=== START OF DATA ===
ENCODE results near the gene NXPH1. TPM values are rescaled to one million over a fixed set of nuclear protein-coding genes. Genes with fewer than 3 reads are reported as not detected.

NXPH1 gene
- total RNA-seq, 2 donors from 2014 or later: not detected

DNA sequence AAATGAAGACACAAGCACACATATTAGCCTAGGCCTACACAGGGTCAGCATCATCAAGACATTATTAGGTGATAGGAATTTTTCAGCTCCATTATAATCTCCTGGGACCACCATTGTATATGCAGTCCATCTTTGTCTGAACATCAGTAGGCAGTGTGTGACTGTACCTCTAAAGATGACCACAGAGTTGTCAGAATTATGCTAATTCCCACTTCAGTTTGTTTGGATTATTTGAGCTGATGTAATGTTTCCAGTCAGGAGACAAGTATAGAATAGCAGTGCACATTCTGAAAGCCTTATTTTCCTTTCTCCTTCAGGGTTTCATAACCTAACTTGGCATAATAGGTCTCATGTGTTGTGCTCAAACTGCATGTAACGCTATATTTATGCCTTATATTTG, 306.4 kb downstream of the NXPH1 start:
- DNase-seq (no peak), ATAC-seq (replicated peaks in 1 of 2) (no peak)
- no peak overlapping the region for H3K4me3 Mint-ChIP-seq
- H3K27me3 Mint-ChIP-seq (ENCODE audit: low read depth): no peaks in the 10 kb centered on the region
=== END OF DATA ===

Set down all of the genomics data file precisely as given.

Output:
ENCODE results near the gene NXPH1. TPM values are rescaled to one million over a fixed set of nuclear protein-coding genes. Genes with fewer than 3 reads are reported as not detected.

NXPH1 gene
- total RNA-seq, 2 donors from 2014 or later: not detected

DNA sequence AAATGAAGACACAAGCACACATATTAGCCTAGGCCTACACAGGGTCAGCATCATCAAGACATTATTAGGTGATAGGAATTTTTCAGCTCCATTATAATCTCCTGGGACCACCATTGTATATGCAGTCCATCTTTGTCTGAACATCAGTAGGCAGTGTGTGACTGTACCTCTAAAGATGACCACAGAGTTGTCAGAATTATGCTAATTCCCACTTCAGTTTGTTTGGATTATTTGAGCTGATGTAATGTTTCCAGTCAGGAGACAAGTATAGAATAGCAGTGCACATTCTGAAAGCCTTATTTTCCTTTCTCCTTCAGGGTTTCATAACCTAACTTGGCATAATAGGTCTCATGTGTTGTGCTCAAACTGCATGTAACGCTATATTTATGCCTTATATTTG, 306.4 kb downstream of the NXPH1 start:
- DNase-seq (no peak), ATAC-seq (replicated peaks in 1 of 2) (no peak)
- no peak overlapping the region for H3K4me3 Mint-ChIP-seq
- H3K27me3 Mint-ChIP-seq (ENCODE audit: low read depth): no peaks in the 10 kb centered on the region